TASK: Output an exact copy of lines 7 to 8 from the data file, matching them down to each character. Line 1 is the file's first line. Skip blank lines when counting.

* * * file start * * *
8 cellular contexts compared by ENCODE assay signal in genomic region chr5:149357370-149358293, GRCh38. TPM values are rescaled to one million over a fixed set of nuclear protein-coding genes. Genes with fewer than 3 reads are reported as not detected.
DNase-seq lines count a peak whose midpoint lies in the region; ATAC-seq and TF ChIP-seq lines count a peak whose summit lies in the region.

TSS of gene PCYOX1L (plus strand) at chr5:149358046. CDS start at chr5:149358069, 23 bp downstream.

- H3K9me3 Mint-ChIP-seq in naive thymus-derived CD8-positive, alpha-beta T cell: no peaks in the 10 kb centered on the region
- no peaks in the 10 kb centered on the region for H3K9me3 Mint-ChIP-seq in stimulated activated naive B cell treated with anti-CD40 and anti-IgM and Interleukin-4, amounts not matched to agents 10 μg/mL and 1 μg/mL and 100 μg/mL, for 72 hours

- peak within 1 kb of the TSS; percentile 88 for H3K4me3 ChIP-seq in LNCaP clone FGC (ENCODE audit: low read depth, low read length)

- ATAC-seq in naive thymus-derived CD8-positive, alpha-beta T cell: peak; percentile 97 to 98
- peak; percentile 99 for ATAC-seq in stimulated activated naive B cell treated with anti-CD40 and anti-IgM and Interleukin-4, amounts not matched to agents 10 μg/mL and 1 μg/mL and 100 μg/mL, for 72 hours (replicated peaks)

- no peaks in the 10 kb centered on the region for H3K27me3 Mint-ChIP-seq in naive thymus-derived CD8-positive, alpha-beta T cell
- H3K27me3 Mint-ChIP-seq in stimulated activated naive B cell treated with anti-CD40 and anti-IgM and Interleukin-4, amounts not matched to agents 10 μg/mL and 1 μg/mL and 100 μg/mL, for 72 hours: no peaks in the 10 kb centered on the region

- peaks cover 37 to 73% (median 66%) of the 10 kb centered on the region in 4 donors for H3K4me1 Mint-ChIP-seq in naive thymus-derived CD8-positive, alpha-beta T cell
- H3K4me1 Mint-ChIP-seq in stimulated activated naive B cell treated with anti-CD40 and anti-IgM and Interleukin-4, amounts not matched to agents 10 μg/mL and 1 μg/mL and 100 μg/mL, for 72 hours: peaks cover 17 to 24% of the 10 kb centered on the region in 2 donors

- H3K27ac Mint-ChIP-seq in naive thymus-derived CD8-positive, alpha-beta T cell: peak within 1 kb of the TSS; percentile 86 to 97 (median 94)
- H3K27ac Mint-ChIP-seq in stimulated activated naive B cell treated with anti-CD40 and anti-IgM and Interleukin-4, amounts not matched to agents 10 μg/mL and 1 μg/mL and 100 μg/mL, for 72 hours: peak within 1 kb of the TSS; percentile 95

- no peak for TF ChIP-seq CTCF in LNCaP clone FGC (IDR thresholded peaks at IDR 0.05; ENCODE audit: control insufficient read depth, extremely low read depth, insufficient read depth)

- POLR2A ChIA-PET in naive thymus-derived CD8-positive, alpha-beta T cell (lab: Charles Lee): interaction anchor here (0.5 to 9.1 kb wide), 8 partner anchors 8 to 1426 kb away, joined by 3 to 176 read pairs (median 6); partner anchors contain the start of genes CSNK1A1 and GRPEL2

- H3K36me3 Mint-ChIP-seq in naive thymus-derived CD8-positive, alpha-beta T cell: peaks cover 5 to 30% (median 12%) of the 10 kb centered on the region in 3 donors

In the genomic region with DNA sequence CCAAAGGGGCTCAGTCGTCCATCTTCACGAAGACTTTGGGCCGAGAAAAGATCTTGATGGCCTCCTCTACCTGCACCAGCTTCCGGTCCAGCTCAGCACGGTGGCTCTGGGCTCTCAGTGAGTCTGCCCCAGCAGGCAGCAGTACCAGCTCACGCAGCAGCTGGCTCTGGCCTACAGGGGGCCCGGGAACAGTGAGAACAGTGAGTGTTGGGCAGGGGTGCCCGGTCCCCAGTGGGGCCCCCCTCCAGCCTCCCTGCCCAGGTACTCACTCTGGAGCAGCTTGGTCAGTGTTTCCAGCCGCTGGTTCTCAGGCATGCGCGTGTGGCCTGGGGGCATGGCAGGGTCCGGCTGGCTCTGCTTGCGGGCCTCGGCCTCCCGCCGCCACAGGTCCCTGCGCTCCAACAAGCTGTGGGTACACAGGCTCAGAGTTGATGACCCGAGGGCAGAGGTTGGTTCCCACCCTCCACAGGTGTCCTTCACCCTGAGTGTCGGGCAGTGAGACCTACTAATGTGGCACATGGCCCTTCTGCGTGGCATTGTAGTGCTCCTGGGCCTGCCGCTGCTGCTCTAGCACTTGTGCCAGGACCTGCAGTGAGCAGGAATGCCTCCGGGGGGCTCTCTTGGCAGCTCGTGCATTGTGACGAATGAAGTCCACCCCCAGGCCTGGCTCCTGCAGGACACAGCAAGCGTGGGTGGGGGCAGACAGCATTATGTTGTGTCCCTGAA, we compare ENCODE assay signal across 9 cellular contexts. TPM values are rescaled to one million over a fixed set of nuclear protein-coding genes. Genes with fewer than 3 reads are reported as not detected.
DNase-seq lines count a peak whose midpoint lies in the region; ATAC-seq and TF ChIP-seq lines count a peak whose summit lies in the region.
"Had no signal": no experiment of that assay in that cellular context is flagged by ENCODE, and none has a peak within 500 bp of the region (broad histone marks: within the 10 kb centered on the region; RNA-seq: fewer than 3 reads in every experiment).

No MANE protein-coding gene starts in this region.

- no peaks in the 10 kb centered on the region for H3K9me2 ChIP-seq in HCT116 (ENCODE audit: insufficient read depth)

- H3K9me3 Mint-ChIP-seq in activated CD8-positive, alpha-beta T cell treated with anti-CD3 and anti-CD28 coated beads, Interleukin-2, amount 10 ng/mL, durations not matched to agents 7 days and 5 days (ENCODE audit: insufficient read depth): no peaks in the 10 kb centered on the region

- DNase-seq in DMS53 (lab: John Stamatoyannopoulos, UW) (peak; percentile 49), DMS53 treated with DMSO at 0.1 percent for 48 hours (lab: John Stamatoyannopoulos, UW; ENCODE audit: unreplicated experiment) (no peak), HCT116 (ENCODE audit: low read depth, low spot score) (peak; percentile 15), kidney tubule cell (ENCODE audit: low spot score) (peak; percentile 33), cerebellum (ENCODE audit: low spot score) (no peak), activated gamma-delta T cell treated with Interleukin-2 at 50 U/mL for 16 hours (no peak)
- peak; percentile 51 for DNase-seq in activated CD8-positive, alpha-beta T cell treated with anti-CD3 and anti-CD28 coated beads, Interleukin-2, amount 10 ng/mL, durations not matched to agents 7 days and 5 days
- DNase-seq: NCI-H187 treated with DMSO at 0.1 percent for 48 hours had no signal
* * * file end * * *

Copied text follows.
- ATAC-seq in naive thymus-derived CD8-positive, alpha-beta T cell: peak; percentile 97 to 98
- peak; percentile 99 for ATAC-seq in stimulated activated naive B cell treated with anti-CD40 and anti-IgM and Interleukin-4, amounts not matched to agents 10 μg/mL and 1 μg/mL and 100 μg/mL, for 72 hours (replicated peaks)